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Questions regarding the Organised editing policy
  • Peda: Can we have a slight change in wording so that "hash tag" does not necessarly mean to be a special string in a changeset comment but could equally mean a seperate tag in the changeset (much as iD already does it)?
  • Martijn: My most fundamental concern is with the status of this document. It states it’s guidelines not policy, however, there are prescriptive statements in there (if you do / don’t do X, you may be banned / activity may be stopped). I think we need to make a clear choice: either it is a policy or it isn’t. Penalties and enforcement of rules need to be in a policy, not in a guidelines document.
  • Martijn: A related an equally fundamental concern is related to that enforcement. If there are punitive consequences to certain actions, there needs to be clear and transparent process. Who decides if an action is in violation of the rules, is that decision and its process openly communicated, and who gets to enforce punitive measures? What is the appeals process? How do we guarantee transparency?
  • Martijn: Finally, I see the benefit in encouraging using existing / open channels to communicate around editing initiatives, but we should not prescribe local groups / communities / organizations how to  communicate. The current draft does not recognize the richness / diversity in communication styles and channels OSM uses, and I think it must.
  • Mikel: First, I’m happy for the progress made on this document. This strikes a good tone overall, and is certainly needed in our community. Do have some specific feedback and questions in the details of the document.
  • Mikel: “Guidelines” already have an established meaning from the ODbL Community Guidelines, and they are different in their enforceability status than this document. Can we consider calling these “Recommendations” or “Best Practices” rather than “Guidelines”? 
  • Mikel: The scope is a little confusing as written. A more comprehensive way to formulate it is as any situation where one (or more) contributor is taking community responsibility for other contributors — such as in a corporate data team or classwork assignment. Some mapathons might fall under this definition, but certainly not all.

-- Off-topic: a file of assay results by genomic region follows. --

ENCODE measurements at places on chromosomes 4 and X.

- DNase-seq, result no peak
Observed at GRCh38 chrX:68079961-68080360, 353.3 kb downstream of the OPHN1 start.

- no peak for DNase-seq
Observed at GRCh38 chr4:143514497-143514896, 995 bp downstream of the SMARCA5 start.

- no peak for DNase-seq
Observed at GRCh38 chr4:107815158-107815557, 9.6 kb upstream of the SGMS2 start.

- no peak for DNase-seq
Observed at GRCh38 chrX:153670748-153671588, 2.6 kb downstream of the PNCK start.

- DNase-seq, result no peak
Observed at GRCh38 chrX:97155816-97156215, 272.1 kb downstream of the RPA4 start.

• Mikel: Documentation of each team in a basic way on the wiki is a good practice. This means we will have comprehensive transparency on each team, and is the standard practice now. What is operationally challenging is listing every single activity on the wiki — many people across our community find extensive wiki editing frustrating. Currently organized teams make use of a number of tools to publicly communicate their activities, and it’s worked fairly well. Can we adapt this to current practice, and require solely links in the wiki to an activity tracker, so long as it’s publicly viewable and commentable?
  • Mikel: The bullets on “links where the community can access any non-standard tools or data sources used” and “if participants will receive training material or written instructions, a copy of, or link to, these materials” may drift into some proprietary information — such as a data source cleared to use in OSM, but not sharable, or internal employee training to a company. While sharing of sources and training materials should be encouraged to the greatest extent possible, when not, can a description of those things suffice?
  • Mikel: In communication with the community, these requirements would prevent someone from having dinner together! Transparency is important, but we all have personal discussions among ourselves from time to time. What’s important is that anything substantial to the community discussed privately is shared with others. Can we add some flexibility here, perhaps by asking that any private discussions report out later?
  • Mikel: The two week timeline from announcement to activity seems sometimes reasonable, but not always. What if an activity is non controversial and discussion ends after a short time? Waiting for the full two weeks seems overly strict in every case. Can this be framed without such unmovable timelines?
  • Mikel: Likewise, two working days for replying to any message is sometimes reasonable, but not always. What if someone is at a SotM conference, and can’t check their messages frequently until they get back home? If a timeline must be set, let’s make it the same for both discussion on the activity announcement and responses to community messages — say 1 week?
  • Mikel: Ignoring justified criticism and pressing on regardless can, however, lead to an activity being stopped and reverted.” is in conflict with other parts of the approach of the document. Who is to say what is justified or not? Who is empowered to stop and revert activities?
  • Mikel: The “What NOT to do” listing seems like a short and unusual list, and not specific to organized editing. What we are saying here is that anyone should abide by the community practices of OSM in general. Is there a better more general reference for community behavior expectations we could point to, that applies to individuals and organizations alike? Same goes for “Possible actions” — this doesn’t differ from what we expect from anyone else working in OSM, can we simply link to our standard community guidelines?